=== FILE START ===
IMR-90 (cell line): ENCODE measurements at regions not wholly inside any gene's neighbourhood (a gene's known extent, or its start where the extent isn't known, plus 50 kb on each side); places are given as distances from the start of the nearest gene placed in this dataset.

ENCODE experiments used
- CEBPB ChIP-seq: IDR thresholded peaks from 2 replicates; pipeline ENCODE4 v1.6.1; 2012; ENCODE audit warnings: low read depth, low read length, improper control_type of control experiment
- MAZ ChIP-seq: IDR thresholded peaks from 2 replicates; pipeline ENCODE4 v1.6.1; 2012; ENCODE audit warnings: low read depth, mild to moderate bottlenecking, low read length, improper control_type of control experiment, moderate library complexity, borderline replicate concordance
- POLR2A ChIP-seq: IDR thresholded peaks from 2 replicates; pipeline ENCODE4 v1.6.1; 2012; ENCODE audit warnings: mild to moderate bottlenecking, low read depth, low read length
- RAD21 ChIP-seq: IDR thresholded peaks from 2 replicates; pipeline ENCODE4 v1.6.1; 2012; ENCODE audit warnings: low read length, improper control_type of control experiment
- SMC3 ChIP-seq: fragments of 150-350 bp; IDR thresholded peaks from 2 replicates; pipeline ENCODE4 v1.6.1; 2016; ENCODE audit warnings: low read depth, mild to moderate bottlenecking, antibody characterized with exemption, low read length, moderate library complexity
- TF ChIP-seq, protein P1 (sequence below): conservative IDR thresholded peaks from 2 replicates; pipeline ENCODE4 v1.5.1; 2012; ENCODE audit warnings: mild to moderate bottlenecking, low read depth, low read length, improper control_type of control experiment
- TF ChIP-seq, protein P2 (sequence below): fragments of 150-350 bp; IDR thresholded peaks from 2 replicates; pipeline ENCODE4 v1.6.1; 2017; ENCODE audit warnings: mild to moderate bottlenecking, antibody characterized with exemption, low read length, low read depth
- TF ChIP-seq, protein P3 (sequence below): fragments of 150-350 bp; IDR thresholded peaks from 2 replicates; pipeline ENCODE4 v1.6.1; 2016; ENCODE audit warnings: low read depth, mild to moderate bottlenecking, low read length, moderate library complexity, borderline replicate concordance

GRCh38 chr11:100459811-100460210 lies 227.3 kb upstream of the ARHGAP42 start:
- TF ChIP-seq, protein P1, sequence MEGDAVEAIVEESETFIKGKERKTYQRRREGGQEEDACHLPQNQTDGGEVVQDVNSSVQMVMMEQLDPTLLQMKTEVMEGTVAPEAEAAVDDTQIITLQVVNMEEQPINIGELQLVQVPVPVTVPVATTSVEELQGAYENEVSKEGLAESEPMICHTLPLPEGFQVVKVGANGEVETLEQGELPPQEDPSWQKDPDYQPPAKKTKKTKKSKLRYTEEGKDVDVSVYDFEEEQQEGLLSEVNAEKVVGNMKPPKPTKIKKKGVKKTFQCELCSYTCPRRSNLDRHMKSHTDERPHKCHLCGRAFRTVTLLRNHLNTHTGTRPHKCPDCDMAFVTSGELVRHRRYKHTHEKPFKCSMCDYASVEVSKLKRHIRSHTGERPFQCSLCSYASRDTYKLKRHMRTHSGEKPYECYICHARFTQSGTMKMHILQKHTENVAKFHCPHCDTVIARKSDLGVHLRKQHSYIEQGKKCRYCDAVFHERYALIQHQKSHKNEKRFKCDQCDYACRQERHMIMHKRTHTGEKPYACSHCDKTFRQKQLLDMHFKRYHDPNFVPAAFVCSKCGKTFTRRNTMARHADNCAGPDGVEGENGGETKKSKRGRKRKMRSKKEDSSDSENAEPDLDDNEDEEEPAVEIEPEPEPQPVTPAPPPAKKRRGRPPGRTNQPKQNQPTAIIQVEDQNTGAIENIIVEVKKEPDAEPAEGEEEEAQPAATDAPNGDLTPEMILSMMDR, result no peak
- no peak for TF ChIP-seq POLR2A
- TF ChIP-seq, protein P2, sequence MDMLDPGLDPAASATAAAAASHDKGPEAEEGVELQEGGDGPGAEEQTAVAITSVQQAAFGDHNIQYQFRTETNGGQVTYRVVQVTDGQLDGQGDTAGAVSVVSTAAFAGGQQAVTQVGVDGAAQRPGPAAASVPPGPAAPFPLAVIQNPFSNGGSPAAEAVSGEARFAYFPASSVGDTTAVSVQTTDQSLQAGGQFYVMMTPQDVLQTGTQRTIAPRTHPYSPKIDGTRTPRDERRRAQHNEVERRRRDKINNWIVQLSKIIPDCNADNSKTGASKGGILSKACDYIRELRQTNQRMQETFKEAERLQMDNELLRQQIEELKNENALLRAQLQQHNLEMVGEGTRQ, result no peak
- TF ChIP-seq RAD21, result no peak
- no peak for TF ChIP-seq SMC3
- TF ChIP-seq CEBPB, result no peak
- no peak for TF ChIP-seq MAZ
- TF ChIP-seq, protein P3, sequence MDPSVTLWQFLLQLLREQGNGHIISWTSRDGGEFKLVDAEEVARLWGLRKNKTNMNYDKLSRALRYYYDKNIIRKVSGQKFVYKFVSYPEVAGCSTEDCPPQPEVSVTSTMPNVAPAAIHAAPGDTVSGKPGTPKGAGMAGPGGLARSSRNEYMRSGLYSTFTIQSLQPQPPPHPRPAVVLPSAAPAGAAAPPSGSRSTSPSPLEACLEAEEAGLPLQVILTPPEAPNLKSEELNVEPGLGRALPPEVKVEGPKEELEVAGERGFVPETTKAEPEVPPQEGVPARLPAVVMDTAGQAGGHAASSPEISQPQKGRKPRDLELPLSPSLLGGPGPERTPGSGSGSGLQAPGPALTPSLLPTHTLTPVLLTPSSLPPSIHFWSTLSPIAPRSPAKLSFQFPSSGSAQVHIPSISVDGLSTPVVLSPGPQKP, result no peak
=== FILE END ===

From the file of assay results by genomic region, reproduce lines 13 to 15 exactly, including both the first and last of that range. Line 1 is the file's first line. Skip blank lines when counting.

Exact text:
- no peak for TF ChIP-seq POLR2A
- TF ChIP-seq, protein P2, sequence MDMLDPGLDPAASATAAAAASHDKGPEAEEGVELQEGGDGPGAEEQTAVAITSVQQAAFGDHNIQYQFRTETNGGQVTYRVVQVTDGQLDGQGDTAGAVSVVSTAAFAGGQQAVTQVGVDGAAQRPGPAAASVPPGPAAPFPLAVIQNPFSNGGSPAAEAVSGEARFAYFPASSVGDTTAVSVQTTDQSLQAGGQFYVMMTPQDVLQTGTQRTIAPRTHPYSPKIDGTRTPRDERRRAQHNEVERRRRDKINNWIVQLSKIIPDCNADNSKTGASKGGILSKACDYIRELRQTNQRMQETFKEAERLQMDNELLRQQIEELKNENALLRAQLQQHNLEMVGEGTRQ, result no peak
- TF ChIP-seq RAD21, result no peak